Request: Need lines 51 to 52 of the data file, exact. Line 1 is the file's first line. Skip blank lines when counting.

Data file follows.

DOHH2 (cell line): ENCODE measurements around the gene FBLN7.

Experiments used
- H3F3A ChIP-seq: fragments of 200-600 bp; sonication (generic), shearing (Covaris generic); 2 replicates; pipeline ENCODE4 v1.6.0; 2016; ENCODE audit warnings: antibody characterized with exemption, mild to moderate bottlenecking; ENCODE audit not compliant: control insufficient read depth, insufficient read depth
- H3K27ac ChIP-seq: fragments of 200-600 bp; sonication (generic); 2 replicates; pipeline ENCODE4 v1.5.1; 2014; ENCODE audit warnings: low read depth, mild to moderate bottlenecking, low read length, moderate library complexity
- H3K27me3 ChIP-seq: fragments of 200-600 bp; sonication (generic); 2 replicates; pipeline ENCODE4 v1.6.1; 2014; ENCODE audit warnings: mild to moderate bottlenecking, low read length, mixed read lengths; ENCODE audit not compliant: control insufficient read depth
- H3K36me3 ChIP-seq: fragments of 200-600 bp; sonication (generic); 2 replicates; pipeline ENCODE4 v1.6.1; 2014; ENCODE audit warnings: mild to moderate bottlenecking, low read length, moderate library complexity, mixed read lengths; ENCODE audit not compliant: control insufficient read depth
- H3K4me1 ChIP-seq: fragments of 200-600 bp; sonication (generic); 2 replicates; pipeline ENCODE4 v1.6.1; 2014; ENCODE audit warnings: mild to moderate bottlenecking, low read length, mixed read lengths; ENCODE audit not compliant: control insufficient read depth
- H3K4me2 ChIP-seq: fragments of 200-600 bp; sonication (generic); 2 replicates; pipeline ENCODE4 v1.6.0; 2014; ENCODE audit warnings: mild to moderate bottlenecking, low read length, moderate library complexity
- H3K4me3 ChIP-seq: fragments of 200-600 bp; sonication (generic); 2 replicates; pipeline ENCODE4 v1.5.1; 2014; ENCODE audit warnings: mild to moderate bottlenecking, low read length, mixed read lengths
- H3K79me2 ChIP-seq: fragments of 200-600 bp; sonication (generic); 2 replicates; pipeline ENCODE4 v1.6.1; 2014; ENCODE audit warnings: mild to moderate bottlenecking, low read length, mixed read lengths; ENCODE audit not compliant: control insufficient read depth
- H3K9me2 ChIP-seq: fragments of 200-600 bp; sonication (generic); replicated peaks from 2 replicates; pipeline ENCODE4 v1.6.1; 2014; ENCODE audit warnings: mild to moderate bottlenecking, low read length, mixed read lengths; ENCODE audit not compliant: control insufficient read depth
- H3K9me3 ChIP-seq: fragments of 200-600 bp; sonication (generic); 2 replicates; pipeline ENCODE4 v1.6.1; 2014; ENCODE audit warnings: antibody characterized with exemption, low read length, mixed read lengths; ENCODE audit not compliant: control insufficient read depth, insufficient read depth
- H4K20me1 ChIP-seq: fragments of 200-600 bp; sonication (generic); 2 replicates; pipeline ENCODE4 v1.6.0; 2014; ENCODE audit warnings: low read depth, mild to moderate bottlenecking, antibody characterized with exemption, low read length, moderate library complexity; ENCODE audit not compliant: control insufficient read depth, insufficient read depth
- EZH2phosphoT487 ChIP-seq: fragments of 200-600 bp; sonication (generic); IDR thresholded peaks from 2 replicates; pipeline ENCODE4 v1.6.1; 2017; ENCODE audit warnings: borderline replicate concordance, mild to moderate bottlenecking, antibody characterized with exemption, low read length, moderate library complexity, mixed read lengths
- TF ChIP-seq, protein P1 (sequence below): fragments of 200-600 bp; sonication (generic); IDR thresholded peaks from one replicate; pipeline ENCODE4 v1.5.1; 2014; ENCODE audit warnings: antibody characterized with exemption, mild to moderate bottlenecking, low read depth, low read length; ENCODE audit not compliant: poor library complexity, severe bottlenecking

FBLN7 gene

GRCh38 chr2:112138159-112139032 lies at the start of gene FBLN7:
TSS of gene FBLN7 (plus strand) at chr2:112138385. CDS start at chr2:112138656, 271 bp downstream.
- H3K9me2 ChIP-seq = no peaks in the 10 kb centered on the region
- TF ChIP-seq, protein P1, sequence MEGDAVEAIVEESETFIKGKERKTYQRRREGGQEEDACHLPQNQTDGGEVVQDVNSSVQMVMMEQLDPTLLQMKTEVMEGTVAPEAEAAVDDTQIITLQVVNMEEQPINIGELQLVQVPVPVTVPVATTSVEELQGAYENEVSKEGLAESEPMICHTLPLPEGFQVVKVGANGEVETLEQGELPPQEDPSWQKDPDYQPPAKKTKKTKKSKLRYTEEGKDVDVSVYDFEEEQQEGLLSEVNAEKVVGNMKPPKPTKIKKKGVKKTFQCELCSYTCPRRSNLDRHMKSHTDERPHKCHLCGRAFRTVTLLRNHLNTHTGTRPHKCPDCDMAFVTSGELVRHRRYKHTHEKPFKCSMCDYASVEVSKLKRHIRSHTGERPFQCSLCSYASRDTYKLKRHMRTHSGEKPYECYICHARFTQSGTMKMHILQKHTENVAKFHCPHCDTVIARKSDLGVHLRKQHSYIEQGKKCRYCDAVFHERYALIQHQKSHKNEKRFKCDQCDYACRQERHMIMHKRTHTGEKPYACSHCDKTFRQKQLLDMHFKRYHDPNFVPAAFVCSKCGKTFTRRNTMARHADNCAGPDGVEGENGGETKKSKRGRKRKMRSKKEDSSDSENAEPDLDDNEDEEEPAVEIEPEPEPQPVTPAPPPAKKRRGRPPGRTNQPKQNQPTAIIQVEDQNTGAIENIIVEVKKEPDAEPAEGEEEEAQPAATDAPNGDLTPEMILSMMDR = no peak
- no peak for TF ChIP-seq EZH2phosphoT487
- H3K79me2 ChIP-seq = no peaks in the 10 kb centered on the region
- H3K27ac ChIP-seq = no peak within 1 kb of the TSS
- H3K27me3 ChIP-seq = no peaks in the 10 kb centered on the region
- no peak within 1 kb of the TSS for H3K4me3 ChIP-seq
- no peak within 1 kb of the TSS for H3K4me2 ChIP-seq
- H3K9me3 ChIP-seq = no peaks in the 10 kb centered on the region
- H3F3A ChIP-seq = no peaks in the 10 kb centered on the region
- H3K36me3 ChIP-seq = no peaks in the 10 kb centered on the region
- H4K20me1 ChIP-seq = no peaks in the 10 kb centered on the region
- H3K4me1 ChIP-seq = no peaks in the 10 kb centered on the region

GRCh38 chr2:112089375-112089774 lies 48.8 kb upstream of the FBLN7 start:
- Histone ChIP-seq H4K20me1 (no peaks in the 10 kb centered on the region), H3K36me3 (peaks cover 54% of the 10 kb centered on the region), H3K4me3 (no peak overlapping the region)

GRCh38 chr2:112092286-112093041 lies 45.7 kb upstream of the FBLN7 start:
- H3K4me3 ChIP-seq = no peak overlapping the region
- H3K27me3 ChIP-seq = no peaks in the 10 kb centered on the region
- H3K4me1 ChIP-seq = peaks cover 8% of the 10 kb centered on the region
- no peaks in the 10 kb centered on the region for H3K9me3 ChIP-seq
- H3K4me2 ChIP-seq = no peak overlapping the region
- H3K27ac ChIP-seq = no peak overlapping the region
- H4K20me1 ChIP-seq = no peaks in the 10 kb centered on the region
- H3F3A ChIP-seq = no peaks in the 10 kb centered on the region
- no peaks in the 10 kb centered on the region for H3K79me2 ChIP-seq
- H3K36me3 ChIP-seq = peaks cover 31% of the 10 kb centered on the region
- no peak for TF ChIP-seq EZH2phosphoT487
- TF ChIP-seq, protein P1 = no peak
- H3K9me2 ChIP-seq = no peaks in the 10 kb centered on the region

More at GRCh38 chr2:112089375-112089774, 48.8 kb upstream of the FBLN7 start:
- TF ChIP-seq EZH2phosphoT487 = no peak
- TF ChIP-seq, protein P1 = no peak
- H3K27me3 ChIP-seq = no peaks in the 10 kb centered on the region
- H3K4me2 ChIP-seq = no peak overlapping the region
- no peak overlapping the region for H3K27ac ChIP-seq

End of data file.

- H3K27me3 ChIP-seq = no peaks in the 10 kb centered on the region
- H3K4me2 ChIP-seq = no peak overlapping the region